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NCAA's tournament weight room disparities an issue of equality, BYU players say

(Courtesy: BYU Photo)


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SALT LAKE CITY β€” The images were striking: one weight room overflowing with squat racks, dead lift bars, and everything college basketball players would need for a post-practice lift or workout.

The other? A stack of yoga mats and some free weights.

The latter was the image found within the NCAA women's basketball tournament bubble in San Antonio, Texas, an imagine that has since gone viral thanks to social media and sparked a real conversation for change within the governing body of collegiate athletics.

At BYU, the disparities aren't always as striking. The Cougars share the Marriott Center Annex practice facility with the men's team β€” it's "as much ours as theirs," says head coach Jeff Judkins. But not every team receives that treatment.

When the NCAA set up a pair of weight rooms at hotel bubble sites in Indianapolis and San Antonio, the oversight quickly rose to the surface. Perhaps even worse, though, were some of the replies on social media β€” mostly via anonymous users and egg-avatars afraid to post their names or identities to the comments. Do women even lift? Why do women even need to lift weights? Perhaps the most shocking were some of the replies to women's athletes telling them to "get back in the kitchen" and other misogynistic snark that should've died in the United States decades (if not centuries) ago.

Plenty of professional athletes and celebrities have already opined on the subject, including Golden State's Steph Curry, who tweeted: "Come on now @NCAA, yall trippin."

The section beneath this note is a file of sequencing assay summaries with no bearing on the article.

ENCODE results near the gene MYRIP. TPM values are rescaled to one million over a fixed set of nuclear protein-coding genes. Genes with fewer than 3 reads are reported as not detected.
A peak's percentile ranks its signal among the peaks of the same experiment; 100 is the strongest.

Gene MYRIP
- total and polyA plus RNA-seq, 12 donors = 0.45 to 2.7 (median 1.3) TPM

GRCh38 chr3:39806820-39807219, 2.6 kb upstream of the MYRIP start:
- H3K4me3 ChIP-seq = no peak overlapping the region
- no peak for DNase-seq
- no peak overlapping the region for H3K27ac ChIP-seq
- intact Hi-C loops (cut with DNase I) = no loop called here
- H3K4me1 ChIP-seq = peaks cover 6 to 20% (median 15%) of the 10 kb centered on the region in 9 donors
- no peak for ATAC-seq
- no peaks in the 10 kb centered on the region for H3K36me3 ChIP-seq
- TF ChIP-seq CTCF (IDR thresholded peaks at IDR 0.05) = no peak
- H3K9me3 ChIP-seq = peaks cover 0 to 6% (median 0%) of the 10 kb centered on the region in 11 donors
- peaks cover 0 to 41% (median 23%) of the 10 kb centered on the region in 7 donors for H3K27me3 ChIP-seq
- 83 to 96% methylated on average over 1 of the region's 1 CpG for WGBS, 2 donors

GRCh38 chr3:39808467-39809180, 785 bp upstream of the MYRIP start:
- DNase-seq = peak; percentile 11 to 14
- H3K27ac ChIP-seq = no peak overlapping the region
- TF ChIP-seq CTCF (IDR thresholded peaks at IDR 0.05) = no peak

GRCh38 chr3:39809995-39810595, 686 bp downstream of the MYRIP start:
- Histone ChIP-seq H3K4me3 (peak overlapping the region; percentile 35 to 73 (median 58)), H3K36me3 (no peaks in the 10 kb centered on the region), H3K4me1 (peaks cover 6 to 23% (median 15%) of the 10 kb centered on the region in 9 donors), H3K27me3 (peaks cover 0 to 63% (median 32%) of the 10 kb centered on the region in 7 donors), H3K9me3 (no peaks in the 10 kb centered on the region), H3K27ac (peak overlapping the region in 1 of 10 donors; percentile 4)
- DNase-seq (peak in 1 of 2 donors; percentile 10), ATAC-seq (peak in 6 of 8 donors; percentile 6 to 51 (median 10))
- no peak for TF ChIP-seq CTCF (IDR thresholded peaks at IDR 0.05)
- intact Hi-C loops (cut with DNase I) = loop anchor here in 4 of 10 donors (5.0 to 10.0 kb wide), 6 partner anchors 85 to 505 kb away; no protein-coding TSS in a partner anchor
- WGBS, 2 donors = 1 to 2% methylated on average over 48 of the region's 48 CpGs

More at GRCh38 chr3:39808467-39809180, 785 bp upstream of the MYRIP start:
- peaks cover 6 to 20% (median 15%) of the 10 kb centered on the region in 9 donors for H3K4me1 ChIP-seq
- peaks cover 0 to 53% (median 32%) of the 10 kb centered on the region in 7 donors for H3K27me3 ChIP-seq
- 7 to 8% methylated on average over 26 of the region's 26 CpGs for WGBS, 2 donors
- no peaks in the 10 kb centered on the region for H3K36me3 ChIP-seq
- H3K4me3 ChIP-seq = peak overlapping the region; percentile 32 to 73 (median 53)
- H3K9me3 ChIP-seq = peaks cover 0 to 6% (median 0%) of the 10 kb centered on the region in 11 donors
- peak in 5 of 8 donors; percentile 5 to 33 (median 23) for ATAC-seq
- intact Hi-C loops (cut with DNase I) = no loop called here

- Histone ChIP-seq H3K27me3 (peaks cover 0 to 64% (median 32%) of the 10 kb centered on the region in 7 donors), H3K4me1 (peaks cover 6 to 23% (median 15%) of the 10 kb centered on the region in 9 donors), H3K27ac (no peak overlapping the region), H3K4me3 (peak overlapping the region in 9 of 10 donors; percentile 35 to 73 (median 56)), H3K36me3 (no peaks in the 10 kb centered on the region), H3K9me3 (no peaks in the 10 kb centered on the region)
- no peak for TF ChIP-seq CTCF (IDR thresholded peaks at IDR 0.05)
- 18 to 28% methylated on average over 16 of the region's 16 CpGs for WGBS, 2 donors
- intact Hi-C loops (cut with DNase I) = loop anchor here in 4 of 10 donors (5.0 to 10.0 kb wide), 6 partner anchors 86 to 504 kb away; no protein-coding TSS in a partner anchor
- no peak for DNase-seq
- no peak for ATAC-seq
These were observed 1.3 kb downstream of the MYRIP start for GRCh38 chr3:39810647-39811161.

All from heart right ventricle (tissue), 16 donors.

The NCAA has already apologized for the oversight, with vice president of basketball Dan Gavitt specifically apologizing for his organization "dropping the ball on the weight room issue in San Antonio." The impropriety will be fixed as soon as possible, Gavitt added.

But the attitudes after the female athletes spoke out, as well as the reasons for the imbalanced oversight in the first place? Those are the bigger issues.

"I was pretty shocked by the presentation of both weight rooms: how amazing the men's was, and how despicable ours was," said BYU guard Paisley Harding, whose TikTok video was among the flood of social media posts highlighting the imbalance and has been viewed more than 1.5 million times. "Some people have said 'that's what women deserve,' and that's disheartening to hear, as a female athlete who I know has a bunch of people looking up to me and my teammates.

"I was definitely shocked by that narrative. There's a lot of misunderstanding going on with women's sports. We started sports later than men, and I think that's snowballed into us not being as popular. But I think people should really educate themselves; it's not about money, time or resources. It's really about where the NCAA wants to put their money towards. Being at the NCAA Tournament, the NCAA is paying for everything, and things are supposed to be equal (as in Indianapolis) β€” but the weight room was a pretty drastic situation."